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CVE-2018-6622: TPM Chips Can Be Hijacked by Hackers

TPM chips used in computers of various types have been found to be vulnerable to two new attack types. These hardware components are part of motherboards used in various industries and case scenarios. New security research shows that malicious actors can potentially tamper with the configuration process.

TPM Chips Vulnerabilities Can Manipulate the Configuration Settings of Computers

A new dangerous vulnerability has been identified in the TPM chip used in a wide variety of computers. Their long names mean “Trusted Platform Module” and represent special microcrontrollers that are used in hardware authentication checks. This is an important security operation that makes sure that the specified device possesses the correct identify in order to run the installed operating system. While this is not mandatory with personal computers belonging to ordinary users, it is an important procedure with government or business systems that control important infrastructure. Dedicated specifications oversee the TPM chip procedures.

Recently security researchers from South Korea identified two TPM chip attacks that result in the discovery of a specific vulnerability. They allow a malicious user to tamper with the boot configuration thereby allowing for dangerous conditions to take place. Modifications can modify the boot order by running the first boot device from a removable device which can launch a hostile operating system.

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The first attack acts against devices employing a TMP chip set as a static root of trust for measurement (SRTM). The hacker tactic is to abuse power interrupts which can trick the components into running non-secure variables. According to the researchers this is a specification fault. As a result of this the criminals can effectively bypass the placed security measures. A solution is a hardware patch that will remedy the BIOS/UEFI configuration options allowing this.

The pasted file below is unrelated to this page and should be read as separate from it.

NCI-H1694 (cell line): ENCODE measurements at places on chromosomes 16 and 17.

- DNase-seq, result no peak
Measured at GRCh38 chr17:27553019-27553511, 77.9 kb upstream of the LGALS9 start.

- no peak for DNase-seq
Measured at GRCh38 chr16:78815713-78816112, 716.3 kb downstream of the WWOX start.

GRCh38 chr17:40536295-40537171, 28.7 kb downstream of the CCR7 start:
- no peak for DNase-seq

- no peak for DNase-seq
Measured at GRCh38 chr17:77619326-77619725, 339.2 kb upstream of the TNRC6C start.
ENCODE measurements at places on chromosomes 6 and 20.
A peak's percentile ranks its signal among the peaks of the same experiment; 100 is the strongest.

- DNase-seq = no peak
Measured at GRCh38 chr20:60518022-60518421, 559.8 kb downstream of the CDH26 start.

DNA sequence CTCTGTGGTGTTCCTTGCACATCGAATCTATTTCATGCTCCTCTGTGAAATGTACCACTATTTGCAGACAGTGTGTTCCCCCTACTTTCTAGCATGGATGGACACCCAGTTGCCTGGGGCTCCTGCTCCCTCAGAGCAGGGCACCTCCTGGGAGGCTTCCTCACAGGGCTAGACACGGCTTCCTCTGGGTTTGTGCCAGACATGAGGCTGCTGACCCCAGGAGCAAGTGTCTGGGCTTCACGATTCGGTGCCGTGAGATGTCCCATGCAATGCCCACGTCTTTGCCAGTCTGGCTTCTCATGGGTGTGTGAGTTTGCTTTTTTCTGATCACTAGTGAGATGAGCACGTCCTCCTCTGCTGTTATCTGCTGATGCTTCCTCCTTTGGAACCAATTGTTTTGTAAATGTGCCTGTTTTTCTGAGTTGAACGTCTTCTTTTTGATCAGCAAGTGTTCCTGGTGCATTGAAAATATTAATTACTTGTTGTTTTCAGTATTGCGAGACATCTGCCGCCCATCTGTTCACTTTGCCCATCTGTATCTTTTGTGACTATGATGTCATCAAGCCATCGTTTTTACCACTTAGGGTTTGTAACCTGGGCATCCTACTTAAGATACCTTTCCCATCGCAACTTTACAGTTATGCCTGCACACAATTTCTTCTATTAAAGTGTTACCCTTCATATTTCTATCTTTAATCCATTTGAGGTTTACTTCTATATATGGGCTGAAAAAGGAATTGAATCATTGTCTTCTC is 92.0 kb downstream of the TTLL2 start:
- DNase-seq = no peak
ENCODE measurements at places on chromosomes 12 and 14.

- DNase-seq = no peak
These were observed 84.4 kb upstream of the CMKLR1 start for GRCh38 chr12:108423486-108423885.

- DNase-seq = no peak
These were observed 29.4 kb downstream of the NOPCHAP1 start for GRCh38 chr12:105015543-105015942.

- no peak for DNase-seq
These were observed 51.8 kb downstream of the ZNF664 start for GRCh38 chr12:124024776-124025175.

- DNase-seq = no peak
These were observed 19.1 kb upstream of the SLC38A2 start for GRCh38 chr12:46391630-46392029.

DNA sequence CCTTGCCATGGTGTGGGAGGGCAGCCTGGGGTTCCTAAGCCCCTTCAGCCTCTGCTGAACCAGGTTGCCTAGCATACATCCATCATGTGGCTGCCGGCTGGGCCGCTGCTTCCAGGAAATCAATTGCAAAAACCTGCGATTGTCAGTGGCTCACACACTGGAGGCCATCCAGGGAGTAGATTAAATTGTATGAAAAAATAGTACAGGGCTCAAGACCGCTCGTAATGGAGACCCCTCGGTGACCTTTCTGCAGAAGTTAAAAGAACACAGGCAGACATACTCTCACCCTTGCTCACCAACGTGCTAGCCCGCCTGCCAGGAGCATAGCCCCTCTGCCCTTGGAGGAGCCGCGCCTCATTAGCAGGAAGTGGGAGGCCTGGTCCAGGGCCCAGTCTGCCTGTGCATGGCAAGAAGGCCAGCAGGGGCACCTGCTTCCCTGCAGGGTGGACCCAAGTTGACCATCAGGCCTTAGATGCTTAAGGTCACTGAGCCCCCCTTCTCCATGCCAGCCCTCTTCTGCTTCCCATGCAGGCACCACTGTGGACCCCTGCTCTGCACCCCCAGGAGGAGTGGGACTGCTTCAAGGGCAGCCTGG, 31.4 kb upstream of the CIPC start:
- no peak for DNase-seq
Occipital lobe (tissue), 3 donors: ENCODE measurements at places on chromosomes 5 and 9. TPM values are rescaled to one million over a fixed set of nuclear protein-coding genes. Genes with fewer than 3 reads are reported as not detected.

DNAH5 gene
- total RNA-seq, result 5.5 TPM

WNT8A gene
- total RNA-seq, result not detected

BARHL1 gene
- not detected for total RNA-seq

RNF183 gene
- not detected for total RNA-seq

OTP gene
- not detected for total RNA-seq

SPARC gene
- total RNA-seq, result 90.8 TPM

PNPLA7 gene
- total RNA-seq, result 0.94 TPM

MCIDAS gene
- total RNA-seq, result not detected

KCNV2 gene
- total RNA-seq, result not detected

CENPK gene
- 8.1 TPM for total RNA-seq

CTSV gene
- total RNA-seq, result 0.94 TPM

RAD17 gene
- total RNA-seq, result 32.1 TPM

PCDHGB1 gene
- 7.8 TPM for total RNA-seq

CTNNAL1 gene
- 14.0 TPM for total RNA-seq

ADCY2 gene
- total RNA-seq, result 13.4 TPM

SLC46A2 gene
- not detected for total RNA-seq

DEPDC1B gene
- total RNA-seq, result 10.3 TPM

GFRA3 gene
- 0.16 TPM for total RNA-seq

The second TPM attack targets chips that are set as a dynamic root of trust for measurement (DRTM). It affects only machines that run on the Intel’s Trusted eXecution Technology (TXT) during the boot-up procedures. The researchers point out that here the cause of the vulnerability is a flaw in the Trusted Boot component which is an open-source library implemented by Intel. A patch has been issued last year however not all hardware vendors have updated their BIOS/UEFI images with it.

The two issues have received a security advisory that is tracked in these two CVE entries:

  • CVE-2018-6622 — An issue was discovered that affects all producers of BIOS firmware who make a certain realistic interpretation of an obscure portion of the Trusted Computing Group (TCG) Trusted Platform Module (TPM) 2.0 specification. An abnormal case is not handled properly by this firmware while S3 sleep and can clear TPM 2.0. It allows local users to overwrite static PCRs of TPM and neutralize the security features of it, such as seal/unseal and remote attestation.
  • CVE-2017-16837 — Certain function pointers in Trusted Boot (tboot) through 1.9.6 are not validated and can cause arbitrary code execution, which allows local users to overwrite dynamic PCRs of Trusted Platform Module (TPM) by hooking these function pointers.

There are several ways that the issue can be fixed. One of it is to disable the S3 sleeping state in the BIOS/UEFI menu as it has been found to pass on certain parameters to the TPM chips The second approach is to revise the TPM 2.0 specifications into executing alternative actions upon encountering certain conditions. However the most effective solution is to apply the latest update to the BIOS/UEFI module which fixes the issue. The users will need to monitor the release notes for mentions of the above-mentioned CVE advisories.

For more information on the issue you can read the presentation.

Martin Beltov

Martin graduated with a degree in Publishing from Sofia University. As a cyber security enthusiast he enjoys writing about the latest threats and mechanisms of intrusion.

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